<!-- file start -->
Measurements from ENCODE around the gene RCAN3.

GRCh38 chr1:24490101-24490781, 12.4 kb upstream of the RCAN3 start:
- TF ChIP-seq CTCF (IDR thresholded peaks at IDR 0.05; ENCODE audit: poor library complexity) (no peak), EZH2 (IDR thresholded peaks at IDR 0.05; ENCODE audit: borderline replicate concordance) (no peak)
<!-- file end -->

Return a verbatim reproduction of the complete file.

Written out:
Measurements from ENCODE around the gene RCAN3.

GRCh38 chr1:24490101-24490781, 12.4 kb upstream of the RCAN3 start:
- TF ChIP-seq CTCF (IDR thresholded peaks at IDR 0.05; ENCODE audit: poor library complexity) (no peak), EZH2 (IDR thresholded peaks at IDR 0.05; ENCODE audit: borderline replicate concordance) (no peak)